The goal of research is to develop a solid understanding of their business and online marketing opportunities before you make the introduction. This allows you to have a knowledgeable and productive conversation about their business.
Step 2: The Introduction
You’ve got the list, you’ve done your research and now it’s time to make a connection. Prioritize your target list and start reaching out to each prospect via email. My experience has been that emailing works best since you’re able to get tangible information into a prospect’s hands easily.
Crafting an effective email is one of the most important steps in the SEO sales process because it’s the first step in building trust and confidence with the prospect. Create a subject line that is intriguing and relevant. You want to open the email with an attention-grabbing question or statistic. Perhaps it’s something that you noticed about the prospect’s existing SEO program. List out specific issues or challenges they may be having with their program. Be authentic and transparent— you want to connect with the prospect in the initial email. Jeff Sliger put it well:
It’s about establishing your credibility. They are only going to buy your ideas if they buy you first.
Send the email. Use a business email account and a professional photo on your email. You will look more legit! Make sure your signature is professional and credible. The goal of this email is to convince the prospect to sit down with you on the phone or in-person so you can deliver your pitch.
Step 3: The SEO Sales Pitch
There are many ways to approach selling SEO. I have found that a consultative approach works best for me. You want to position the sales pitch based on the client’s problems rather than selling them a canned solution. Every business is unique and has different challenges. Although the foundation of an SEO program may be similar (on-site optimization, link building, etc.), what matters to the prospect is understanding how the program will be tailored to address their unique business challenges. At the end of the day, people want to be heard and feel important. If the sales pitch speaks directly to the prospect’s needs then they’ll find more value in the presentation and proposal.
The Main Street SEO Sales Pitch Deck
You want to present the appropriate level of information to the prospect so that they are able to quickly make a decision to proceed with the contract. To create a compelling and well-architected sales pitch, include the following elements in the presentation:
Customer Situation Analysis
This section of the SEO sales pitch will describe the state of the existing program. A good vehicle to use to demonstrate the analysis is to present the material in a SWOT (Strengths, Weaknesses, Opportunities and Threats). The SWOT is more objective in nature and also does a good job of presenting the information in a format that can easily be interpreted. Additionally, you will want to include the SEO Report Card results and any information gleaned through the prospecting phase that identifies issues with their current SEO program.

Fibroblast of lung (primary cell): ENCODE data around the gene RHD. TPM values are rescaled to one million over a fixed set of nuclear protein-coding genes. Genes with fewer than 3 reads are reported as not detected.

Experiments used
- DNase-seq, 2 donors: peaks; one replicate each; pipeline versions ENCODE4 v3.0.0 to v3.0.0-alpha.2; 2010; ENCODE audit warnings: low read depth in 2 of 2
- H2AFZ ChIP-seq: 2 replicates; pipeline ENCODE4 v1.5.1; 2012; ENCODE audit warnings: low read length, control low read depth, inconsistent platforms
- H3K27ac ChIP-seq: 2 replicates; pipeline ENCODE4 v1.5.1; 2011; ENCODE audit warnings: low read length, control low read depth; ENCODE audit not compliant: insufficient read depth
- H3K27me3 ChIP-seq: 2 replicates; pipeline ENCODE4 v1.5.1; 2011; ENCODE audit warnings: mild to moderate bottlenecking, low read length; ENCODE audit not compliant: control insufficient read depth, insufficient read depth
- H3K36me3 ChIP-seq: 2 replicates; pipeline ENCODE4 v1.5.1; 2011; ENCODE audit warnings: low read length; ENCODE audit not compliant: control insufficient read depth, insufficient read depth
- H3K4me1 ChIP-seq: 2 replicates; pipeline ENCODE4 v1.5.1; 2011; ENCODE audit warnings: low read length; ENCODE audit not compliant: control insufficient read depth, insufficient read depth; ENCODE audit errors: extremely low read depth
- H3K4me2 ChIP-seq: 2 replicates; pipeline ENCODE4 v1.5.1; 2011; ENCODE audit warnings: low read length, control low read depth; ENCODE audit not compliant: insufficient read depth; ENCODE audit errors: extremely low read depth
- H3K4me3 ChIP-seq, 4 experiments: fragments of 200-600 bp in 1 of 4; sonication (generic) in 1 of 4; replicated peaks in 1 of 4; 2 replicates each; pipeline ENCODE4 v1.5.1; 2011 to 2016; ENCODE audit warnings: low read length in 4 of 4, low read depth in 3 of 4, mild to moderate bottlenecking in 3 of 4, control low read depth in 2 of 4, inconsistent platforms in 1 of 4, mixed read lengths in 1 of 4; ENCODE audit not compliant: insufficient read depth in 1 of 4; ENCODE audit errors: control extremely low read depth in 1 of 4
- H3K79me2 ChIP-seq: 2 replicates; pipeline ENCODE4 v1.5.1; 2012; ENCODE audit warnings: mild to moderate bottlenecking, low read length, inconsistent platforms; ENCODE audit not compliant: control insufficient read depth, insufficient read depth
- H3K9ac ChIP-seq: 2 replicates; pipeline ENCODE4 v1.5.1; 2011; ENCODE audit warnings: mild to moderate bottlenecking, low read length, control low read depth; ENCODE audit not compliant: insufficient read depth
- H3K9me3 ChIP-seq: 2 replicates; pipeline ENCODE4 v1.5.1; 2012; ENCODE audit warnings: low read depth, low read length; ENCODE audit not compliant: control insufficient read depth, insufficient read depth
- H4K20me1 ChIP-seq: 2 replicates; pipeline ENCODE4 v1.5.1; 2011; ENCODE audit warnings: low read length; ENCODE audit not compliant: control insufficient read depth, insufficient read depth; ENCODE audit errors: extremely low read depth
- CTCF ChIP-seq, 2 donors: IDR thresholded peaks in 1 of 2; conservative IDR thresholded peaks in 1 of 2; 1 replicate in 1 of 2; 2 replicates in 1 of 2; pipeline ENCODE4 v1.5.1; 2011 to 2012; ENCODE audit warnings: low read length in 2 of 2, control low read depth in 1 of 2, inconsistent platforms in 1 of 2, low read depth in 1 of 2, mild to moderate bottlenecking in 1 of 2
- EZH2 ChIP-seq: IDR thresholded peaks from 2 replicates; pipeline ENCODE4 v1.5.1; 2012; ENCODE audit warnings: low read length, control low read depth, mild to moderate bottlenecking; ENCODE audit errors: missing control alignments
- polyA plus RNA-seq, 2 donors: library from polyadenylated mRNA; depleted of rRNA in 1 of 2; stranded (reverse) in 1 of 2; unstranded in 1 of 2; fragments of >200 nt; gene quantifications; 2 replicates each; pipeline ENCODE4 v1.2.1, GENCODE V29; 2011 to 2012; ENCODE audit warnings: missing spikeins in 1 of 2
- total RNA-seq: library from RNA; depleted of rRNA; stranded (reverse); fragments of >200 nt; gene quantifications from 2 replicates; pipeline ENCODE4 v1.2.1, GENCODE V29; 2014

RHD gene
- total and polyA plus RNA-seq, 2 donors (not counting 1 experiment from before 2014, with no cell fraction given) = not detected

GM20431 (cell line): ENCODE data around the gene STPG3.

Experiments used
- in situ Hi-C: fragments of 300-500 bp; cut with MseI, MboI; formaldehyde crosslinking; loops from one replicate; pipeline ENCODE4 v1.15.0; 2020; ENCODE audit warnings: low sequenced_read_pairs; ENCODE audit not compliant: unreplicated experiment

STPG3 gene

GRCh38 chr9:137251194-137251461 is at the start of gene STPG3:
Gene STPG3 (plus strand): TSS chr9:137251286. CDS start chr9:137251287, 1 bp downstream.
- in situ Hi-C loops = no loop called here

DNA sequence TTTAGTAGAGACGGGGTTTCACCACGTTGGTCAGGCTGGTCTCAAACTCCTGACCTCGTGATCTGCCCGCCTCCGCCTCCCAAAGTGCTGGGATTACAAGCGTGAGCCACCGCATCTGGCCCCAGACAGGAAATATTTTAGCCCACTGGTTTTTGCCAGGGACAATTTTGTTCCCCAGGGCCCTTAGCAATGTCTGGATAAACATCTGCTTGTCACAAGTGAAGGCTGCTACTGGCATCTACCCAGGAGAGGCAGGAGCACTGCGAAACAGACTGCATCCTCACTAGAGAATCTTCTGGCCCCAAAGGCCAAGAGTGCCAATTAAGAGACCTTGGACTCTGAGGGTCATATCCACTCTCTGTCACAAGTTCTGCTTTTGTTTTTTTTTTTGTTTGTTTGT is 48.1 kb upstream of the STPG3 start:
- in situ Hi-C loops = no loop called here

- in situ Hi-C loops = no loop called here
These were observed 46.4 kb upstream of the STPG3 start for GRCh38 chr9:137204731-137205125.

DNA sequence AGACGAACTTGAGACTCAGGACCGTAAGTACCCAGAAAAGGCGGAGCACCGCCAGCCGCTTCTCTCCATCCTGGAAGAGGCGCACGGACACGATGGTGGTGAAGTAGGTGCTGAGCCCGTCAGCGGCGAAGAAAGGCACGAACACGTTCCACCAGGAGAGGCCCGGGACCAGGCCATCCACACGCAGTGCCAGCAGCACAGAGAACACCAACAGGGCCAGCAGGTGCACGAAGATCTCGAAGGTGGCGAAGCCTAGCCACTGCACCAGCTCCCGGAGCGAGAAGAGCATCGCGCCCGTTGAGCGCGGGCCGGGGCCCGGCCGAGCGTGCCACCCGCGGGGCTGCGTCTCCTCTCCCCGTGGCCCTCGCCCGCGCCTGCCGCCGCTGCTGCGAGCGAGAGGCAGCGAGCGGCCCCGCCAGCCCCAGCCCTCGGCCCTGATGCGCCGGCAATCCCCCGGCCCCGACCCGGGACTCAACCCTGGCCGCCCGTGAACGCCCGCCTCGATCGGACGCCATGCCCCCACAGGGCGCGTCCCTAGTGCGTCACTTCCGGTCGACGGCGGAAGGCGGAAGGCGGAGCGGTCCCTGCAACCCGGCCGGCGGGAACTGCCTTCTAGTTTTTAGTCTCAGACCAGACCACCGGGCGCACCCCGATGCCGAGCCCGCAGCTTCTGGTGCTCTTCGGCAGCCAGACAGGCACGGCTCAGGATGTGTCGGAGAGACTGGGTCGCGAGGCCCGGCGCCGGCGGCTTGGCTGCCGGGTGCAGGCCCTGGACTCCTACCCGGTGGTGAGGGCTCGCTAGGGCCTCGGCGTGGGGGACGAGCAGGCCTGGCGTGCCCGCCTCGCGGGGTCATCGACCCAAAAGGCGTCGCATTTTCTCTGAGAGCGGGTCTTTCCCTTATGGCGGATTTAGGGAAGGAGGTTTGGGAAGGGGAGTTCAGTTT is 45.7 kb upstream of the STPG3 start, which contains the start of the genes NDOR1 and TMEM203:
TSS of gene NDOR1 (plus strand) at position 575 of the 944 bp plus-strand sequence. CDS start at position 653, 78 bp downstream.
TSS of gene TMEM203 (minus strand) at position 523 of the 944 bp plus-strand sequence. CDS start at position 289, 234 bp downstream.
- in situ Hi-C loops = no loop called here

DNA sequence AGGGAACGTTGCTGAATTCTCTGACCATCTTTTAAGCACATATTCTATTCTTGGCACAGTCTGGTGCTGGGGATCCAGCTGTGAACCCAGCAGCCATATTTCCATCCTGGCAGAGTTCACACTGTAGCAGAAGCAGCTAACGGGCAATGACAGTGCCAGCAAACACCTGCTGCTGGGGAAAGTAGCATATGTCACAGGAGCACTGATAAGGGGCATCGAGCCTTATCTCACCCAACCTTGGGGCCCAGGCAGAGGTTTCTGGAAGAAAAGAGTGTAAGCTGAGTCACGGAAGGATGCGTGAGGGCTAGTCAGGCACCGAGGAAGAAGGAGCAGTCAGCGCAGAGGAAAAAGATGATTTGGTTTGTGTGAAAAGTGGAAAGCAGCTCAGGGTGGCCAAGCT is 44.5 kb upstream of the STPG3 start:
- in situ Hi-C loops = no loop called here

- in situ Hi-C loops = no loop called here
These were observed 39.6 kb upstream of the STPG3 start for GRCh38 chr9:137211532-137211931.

Proposed Solution with Pricing
Directly state how your solution will address the issues and challenges identified in the situation analysis. You want to identify the pain points that your service will alleviate for the prospect. Steer clear of promises of first page placement and focus on the tactics you will implement to improve their online exposure on multiple platforms throughout the web (i.e. Search Engines, Local Directories, Social Media, etc.).
The proposed solution should include the following elements:
Solution Description & Timeline
Include a description of the solution along with the timeline for delivery. The timeline can be high-level. It is really important to include this detail in the pitch because it builds confidence with the prospect. It helps them know that you have already thought about delivery and implementation.
Include a description of the proposed service level. You should outline the following:
- Hours per month
- Approach to delivery and program management
- Meeting frequency and duration
- Email/call response times
- Preferred method of communication
- Duties and responsibilities of each party
- Deliverable due dates and revision expectations
- Escalation procedures
- Cost/service trade-offs
Tracked Metrics & Reporting Frequency
Present the prospect with a full list of the metrics being tracked and the reporting frequency. Include screenshots of the example reports so that they get a feel for the format of the reporting. Also denote how the reports will be distributed and discussed.
Pricing & ROI Analysis
Provide the client with the proposed pricing along with an ROI analysis. It’s important to price the engagement competitively. Budgets range from $500 to $3,000 per month for small businesses depending on the type of industry and competitiveness of the keywords.
Once you have nailed down the pricing, figure out the ROI and use it to sell the value of your program. Here’s a simple SEO ROI spreadsheet that you can use to determine the ROI based on a few inputs (instructions inside).
Agency Credentials & Case Studies